Asperatus, also known as undulatus asperatus and altocumulus undulatus asperatus, is biblical. It’s the kind of cloud that makes people think that the world might be at the mercy of supernatural forces. They might fall to their knees and beseech their wrathful gods for mercy. Other people might look at them and say, “So, that’s where van Gogh got it from.”
Asperatus, loosely meaning “roughened waves,” is thought to form under the same kind of conditions as mammatocumulus, only with winds strong enough to shear the mammatus bulges into wave-like undulatus forms. This cloud hasn’t yet been officially named and added to the World Meteorological Organization’s definitive International Cloud Atlas. The Atlas was most recently published in 1975. The last time a cloud was added was 1951. The jury is out on whether asperatus will be added to the Atlas, and no one expects it to be soon if it is.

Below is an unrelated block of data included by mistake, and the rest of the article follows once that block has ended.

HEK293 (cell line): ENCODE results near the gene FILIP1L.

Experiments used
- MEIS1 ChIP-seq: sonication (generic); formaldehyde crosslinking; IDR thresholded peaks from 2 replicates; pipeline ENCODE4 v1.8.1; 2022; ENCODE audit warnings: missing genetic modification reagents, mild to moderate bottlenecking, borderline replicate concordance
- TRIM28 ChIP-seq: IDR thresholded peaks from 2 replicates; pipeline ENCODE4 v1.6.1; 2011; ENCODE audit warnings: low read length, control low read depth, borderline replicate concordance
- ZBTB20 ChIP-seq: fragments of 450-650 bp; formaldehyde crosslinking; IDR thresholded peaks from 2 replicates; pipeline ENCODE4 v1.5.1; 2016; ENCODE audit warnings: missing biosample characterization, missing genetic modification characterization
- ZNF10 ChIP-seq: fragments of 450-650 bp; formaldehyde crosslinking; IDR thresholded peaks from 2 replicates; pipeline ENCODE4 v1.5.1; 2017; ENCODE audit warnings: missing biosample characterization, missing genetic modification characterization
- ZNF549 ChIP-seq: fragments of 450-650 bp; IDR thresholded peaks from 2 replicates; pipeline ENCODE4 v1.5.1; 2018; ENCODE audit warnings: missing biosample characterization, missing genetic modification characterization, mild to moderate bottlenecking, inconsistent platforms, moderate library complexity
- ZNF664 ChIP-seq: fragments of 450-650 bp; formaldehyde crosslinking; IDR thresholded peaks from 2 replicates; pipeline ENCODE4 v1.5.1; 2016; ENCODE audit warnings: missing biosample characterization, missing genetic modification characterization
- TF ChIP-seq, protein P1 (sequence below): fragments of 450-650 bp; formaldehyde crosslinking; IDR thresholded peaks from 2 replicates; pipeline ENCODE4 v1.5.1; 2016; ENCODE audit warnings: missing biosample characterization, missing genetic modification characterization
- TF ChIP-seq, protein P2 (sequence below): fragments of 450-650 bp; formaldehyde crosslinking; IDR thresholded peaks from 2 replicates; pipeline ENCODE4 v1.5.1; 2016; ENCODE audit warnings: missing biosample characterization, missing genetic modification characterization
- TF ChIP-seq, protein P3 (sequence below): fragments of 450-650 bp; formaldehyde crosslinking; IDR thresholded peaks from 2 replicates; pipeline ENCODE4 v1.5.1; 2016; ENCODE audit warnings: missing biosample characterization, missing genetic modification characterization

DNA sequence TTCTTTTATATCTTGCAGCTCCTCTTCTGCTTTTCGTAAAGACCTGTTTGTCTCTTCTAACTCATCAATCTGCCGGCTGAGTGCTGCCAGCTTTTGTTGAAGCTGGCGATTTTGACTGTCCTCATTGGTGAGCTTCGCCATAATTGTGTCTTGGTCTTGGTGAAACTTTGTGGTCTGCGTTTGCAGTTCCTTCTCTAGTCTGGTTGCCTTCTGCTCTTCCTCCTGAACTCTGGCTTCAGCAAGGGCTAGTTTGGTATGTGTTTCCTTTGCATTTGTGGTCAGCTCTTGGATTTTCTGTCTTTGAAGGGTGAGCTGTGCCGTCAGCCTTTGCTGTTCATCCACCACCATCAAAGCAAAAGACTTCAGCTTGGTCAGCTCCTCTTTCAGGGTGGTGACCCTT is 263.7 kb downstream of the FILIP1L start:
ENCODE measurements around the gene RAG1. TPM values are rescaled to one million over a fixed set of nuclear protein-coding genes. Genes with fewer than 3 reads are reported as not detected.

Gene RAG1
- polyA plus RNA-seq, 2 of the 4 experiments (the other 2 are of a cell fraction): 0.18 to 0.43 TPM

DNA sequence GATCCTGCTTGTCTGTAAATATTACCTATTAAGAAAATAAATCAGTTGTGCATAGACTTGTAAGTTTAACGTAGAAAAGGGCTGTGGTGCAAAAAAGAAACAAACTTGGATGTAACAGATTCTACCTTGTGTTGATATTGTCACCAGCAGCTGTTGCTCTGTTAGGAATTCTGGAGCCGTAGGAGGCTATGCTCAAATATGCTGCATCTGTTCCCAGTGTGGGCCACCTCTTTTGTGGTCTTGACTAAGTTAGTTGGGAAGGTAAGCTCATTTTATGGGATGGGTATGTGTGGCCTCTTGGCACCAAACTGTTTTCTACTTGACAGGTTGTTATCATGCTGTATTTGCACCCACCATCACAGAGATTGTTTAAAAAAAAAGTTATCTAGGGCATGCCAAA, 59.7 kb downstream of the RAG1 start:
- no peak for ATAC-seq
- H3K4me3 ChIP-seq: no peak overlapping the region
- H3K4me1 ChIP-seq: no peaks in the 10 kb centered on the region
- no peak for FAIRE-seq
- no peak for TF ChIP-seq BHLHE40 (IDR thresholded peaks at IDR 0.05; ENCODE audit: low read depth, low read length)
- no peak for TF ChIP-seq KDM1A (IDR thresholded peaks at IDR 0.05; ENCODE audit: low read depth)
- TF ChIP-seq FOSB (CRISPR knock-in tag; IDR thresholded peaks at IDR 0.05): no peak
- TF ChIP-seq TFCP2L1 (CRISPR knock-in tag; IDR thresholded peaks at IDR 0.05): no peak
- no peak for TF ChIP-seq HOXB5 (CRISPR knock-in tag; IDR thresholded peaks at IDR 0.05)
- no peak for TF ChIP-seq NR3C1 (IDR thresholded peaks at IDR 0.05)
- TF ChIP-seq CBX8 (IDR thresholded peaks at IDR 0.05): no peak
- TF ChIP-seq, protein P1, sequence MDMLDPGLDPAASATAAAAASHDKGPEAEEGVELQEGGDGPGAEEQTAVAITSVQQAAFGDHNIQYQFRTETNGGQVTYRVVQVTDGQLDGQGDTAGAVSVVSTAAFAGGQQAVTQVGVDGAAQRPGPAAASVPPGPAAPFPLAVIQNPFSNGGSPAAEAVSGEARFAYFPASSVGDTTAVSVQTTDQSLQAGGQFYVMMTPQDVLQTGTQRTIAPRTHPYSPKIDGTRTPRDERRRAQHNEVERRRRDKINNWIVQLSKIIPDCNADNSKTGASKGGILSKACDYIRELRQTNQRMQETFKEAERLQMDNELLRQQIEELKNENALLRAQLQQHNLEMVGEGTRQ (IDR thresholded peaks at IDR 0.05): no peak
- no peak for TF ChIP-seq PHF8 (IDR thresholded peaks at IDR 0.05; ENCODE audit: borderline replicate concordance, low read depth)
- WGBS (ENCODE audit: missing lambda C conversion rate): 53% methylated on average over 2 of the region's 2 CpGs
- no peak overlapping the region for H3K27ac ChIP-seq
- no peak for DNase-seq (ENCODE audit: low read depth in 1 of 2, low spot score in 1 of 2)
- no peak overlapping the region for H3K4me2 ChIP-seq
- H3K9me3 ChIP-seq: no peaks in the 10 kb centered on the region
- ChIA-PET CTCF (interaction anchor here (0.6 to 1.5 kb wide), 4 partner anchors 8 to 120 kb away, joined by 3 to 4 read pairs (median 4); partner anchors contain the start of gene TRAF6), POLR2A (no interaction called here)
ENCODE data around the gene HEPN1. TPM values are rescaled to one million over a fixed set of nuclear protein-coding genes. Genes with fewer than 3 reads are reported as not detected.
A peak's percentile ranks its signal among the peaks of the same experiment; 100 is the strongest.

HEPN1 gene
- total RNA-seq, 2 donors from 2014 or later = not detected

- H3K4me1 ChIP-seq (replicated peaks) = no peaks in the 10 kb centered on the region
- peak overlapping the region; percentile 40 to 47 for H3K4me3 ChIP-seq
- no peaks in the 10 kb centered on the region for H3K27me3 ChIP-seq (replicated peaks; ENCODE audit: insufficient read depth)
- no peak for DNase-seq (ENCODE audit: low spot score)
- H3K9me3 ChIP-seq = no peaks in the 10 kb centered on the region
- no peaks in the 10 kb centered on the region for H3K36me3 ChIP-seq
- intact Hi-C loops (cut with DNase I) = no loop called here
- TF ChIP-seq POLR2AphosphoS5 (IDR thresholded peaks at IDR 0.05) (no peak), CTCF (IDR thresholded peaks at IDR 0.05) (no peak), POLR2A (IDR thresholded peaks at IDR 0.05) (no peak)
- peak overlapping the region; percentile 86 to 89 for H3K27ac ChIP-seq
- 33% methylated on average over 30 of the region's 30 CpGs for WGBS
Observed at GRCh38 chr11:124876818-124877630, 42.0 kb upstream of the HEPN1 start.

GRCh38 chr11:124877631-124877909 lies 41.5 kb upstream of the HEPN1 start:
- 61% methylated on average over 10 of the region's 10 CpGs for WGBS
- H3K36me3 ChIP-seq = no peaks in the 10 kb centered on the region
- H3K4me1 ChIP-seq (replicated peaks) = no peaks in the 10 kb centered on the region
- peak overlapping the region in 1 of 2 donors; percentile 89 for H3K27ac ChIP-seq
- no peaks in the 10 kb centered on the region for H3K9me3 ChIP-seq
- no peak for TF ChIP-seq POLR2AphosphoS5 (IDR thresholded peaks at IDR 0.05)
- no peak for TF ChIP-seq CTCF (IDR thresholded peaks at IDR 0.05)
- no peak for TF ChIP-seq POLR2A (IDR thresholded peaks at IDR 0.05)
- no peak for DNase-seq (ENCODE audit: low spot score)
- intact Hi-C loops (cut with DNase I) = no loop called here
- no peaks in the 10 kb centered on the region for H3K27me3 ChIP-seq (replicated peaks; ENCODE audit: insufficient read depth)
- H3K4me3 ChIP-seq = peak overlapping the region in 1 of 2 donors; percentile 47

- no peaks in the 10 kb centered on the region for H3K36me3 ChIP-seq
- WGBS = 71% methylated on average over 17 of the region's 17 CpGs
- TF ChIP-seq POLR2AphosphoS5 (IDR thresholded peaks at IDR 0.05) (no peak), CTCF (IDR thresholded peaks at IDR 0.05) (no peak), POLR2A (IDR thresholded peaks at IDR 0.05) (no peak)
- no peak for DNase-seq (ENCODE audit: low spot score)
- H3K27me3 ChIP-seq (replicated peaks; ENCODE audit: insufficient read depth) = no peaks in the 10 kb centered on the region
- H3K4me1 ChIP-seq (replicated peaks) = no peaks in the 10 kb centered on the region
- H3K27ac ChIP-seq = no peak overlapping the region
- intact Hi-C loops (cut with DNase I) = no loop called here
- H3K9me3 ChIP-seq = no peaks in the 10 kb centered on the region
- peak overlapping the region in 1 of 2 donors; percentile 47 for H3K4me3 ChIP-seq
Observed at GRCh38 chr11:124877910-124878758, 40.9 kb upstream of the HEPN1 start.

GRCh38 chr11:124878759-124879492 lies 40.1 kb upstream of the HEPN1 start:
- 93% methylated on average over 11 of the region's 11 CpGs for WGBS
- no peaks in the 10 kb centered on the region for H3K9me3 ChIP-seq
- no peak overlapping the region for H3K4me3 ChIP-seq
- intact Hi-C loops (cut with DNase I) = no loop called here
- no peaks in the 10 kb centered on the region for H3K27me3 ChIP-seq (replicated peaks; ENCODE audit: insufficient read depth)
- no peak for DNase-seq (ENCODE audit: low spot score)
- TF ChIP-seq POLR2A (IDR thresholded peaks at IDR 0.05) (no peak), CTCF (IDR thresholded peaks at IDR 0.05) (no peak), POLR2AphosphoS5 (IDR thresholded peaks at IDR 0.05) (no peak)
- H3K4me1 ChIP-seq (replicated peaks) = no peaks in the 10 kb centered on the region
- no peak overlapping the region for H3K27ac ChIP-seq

The Cloud Appreciation Society has been very important in the discovery of this new cloud type, especially its founder, Gavin Pretor-Pinney. The society has thousands of members who send in beautiful photographs of clouds, and it has a nice selection of asperatus. Because of the way their site is set up, I can’t link directly, so you’ll have to search on “asperatus.”
Asperatus is not a harbinger of stormy weather, more often appearing as the weather abates.